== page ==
When you’re two albums deep into a career, you begin to figure out not only your trajectory as a musician but what works and what doesn’t when it comes to your creative output. In Tennessee-based country artist Reuben Brock’s case, you can only triple down on what you’ve come to know… and after hearing his latest single “Black Horse Through Hell,” what he knows is about as good as it gets! Delivering an outstanding piece of country-rock, there’s real truth to the saying “If it ain’t broke, don’t fix it,” and yet “Black Horse Through Hell” only improves upon the form already established by Brock’s other album-rollout single, “Nail and Hammer,” giving the upcoming release of Damage as much credence as it needs. It takes a great single to ensure a guaranteed listen for a full LP that isn’t out for another few months at best, but Brock has pulled it off with ease.
“Black Horse Through Hell” delivers on all the staples that make a country-rock single a hit. Pitch perfect instrumentation, rough and tumble imagery, and a story that gives the lyrics all the weight they need to stick in listeners’ memories. Not only does the band bring their A-game when it comes to giving the single the gritty flourish it needs, but Brock’s vocal performance operates on a higher plane, too. I loved the tone he gives the verses, as well as the small vocal yodel/whistle he brings into the chorus.
There’s a decent amount of serious weight kept within the song’s subject matter, too. In an interview with Vents Magazine, Brock had this to say on the single’s overall meaning: “There is a light at the end of the tunnel, even when it feels like you’re going through a red hellscape.” The lyrics boldly tackle the fears of impending doom from within an ill-fated romantic relationship, but the tone of the single remains crisp and upbeat enough to never fully bog itself down in the semantics of being a “breakup song.”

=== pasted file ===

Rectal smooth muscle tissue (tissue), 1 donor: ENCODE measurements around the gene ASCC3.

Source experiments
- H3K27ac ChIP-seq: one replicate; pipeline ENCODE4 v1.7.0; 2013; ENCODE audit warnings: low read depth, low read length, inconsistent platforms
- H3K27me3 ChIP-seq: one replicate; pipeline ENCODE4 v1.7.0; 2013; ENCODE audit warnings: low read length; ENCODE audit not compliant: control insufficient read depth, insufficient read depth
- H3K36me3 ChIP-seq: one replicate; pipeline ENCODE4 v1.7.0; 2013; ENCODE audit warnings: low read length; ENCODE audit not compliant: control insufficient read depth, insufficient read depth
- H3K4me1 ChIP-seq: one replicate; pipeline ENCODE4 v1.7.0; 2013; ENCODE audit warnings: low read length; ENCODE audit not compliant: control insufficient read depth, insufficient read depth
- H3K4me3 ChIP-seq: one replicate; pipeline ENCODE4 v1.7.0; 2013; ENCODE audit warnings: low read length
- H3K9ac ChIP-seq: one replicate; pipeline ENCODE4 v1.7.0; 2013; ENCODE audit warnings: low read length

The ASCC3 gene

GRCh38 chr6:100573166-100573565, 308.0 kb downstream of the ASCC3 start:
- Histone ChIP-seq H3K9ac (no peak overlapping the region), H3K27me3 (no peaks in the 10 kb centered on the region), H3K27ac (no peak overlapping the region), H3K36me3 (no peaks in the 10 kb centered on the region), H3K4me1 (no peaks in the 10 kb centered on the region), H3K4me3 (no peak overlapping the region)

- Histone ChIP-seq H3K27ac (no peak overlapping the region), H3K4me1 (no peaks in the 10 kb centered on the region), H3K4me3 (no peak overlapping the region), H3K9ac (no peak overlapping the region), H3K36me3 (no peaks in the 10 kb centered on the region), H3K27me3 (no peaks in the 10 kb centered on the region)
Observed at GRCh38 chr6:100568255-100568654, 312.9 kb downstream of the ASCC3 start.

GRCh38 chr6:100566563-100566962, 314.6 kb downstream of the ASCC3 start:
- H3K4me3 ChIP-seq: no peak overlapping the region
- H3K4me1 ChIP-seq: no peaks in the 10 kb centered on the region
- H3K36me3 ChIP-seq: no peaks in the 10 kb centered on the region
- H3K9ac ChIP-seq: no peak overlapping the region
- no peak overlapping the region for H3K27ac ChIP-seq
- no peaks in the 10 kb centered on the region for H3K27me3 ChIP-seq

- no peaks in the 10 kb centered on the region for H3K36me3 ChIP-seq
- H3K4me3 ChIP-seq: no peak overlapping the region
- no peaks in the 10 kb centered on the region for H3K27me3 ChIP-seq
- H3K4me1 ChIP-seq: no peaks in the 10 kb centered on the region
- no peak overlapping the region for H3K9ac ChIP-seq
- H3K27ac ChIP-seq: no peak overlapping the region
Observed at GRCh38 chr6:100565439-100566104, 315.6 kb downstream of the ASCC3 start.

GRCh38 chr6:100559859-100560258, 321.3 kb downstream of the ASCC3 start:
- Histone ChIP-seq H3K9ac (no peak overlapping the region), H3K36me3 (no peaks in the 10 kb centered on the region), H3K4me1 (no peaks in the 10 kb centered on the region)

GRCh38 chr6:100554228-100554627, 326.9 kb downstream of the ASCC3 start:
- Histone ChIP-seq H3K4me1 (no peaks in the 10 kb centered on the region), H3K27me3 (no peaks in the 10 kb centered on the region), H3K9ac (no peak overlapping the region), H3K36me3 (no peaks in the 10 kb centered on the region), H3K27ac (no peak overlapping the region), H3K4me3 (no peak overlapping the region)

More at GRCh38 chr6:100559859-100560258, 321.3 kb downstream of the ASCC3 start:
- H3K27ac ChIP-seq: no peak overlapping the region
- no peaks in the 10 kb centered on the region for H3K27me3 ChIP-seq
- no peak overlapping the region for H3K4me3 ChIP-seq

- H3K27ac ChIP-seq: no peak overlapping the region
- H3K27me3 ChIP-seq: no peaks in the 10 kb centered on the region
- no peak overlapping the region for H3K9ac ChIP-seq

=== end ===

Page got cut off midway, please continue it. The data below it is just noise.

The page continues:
The single’s release has been accompanied by a fun music video, which features Reuben Brock in front of some classic western imagery, such as flames, cacti, and abandoned old west towns — Brock wisely doubles down on the concept of having an ace in the hole single with “Black Horse Through Hell” by giving us a suitable, on-topic visual accompaniment that only instills more life into the track. Not only is the music video a great tone-setter for the song, but it’s a window into Brock’s cinematic worldview. Allowing listeners to immerse themselves in Brock’s headspace leading up to the release of Damage is a great tactic, one that is particularly extremely effective when dealing with lyrics as image-inducing as this single’s. There’s no doubt in my mind that Reuben Brock is primed for a crucial release come later this year with Damage, and the result will be all the more thrilling to experience now with this single in the bag. “Black Horse Through Hell” functions as a wonderful tribute to the genre of country rock while furthering the trek forward and bringing Brock’s signature sound deeper into the future.